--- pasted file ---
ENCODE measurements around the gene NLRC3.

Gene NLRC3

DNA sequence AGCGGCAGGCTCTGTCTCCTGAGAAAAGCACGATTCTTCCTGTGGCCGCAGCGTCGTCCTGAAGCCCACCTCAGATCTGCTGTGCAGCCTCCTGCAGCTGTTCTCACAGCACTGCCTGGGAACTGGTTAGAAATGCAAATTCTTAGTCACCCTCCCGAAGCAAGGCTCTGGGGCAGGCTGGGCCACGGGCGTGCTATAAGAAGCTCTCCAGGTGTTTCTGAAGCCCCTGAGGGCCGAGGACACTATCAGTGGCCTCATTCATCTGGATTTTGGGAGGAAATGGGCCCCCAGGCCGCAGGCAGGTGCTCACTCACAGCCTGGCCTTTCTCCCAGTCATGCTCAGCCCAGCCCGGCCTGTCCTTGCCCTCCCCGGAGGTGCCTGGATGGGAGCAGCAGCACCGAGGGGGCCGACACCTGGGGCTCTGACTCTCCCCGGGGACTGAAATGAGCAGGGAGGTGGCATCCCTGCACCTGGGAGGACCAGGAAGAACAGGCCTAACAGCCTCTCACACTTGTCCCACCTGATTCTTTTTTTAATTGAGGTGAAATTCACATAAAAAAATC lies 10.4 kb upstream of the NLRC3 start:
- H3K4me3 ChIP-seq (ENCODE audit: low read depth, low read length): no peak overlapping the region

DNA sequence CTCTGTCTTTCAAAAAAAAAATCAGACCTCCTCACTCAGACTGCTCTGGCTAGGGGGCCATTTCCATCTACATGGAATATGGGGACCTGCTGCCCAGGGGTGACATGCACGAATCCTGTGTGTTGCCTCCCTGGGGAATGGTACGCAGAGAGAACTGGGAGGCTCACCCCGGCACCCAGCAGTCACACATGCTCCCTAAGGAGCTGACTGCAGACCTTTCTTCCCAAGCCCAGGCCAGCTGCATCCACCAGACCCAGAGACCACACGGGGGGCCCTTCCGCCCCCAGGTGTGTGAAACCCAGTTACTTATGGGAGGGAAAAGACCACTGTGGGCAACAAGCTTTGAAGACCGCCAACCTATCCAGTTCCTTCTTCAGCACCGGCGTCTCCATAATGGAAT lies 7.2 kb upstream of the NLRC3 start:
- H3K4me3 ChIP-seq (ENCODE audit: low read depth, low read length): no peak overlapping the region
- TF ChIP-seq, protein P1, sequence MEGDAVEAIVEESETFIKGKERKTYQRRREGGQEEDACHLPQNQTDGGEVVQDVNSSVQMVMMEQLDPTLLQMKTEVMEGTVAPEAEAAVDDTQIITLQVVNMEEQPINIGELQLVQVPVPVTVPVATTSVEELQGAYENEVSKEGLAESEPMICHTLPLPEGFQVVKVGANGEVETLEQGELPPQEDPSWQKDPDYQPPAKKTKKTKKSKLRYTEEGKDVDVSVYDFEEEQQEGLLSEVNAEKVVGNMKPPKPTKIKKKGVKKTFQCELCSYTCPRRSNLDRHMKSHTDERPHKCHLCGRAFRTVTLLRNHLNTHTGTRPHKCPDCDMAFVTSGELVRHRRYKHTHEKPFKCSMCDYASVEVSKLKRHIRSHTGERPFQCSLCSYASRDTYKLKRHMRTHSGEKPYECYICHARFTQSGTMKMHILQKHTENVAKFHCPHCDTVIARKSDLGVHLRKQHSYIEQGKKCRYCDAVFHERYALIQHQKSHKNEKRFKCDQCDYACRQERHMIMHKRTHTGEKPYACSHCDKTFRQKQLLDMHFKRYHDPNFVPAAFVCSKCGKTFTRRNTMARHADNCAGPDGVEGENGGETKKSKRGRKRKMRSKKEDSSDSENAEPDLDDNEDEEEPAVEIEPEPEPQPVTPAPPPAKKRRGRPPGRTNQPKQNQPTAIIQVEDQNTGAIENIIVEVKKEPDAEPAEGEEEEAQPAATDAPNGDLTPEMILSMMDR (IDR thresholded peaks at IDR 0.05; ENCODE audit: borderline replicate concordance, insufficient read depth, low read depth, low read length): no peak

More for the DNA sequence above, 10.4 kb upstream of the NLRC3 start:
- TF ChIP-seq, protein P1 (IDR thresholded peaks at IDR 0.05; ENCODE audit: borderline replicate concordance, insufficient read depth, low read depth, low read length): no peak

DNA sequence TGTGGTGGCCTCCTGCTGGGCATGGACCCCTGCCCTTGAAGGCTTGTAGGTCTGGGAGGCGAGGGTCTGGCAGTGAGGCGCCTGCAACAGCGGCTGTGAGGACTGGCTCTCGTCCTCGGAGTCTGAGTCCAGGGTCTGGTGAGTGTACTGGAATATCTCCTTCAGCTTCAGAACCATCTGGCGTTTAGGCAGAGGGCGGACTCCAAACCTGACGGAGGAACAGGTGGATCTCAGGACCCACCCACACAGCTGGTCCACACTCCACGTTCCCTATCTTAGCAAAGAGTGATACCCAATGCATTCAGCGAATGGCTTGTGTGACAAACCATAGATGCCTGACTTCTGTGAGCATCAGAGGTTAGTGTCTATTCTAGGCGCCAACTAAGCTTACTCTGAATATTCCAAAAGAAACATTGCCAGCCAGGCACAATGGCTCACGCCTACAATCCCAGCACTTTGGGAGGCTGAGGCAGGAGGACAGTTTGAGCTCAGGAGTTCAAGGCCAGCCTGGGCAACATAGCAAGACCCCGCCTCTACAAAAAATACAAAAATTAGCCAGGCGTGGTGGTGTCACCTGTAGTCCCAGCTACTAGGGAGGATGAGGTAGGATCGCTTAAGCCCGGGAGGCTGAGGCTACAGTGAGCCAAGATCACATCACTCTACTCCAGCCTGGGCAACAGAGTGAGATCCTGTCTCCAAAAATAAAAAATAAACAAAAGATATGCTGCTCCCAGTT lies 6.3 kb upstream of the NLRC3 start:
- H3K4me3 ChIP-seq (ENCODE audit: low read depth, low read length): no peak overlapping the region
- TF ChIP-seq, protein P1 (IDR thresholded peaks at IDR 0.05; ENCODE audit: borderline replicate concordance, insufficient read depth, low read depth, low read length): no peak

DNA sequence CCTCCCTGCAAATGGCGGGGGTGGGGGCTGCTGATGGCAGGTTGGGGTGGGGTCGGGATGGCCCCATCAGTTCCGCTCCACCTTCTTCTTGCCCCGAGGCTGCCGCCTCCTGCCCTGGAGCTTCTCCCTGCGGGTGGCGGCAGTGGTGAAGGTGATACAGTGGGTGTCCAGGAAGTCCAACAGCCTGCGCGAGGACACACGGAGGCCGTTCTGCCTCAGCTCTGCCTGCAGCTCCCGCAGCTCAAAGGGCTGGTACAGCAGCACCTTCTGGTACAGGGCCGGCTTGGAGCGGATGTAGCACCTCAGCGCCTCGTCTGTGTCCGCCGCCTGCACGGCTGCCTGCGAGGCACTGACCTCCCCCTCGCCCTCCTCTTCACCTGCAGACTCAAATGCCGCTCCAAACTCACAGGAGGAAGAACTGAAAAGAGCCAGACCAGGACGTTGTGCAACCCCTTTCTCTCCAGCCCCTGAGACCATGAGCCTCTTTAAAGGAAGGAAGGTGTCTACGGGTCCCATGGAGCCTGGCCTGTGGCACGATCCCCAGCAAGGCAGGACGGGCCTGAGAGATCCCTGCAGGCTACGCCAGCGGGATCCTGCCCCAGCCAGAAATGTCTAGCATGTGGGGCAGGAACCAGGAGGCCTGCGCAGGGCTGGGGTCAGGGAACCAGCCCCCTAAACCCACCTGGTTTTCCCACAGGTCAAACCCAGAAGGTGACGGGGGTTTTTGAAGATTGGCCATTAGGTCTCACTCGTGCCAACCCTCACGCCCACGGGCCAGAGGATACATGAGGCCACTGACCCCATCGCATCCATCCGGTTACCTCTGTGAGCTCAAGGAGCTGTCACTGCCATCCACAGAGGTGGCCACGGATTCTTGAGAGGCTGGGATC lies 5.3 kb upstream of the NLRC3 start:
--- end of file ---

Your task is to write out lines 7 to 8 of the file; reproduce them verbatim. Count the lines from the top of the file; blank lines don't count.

- TF ChIP-seq, protein P1, sequence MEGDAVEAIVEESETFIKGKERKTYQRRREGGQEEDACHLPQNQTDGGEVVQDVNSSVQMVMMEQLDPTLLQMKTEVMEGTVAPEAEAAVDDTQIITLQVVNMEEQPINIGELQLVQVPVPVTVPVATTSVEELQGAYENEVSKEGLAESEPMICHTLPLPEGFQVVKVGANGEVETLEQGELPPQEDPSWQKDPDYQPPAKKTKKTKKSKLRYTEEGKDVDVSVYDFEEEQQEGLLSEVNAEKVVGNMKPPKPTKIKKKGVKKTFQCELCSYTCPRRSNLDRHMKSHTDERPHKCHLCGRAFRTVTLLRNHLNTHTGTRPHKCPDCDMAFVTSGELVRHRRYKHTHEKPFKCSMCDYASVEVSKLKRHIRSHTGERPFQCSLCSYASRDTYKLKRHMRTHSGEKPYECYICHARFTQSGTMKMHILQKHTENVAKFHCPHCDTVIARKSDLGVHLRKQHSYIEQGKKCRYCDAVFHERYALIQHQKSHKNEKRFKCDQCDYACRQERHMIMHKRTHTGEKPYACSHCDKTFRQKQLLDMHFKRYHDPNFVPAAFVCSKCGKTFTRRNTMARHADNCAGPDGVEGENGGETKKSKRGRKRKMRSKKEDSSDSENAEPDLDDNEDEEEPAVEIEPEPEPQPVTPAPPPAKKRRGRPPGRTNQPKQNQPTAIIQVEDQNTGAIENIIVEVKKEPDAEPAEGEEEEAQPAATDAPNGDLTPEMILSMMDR (IDR thresholded peaks at IDR 0.05; ENCODE audit: borderline replicate concordance, insufficient read depth, low read depth, low read length): no peak

More for the DNA sequence above, 10.4 kb upstream of the NLRC3 start: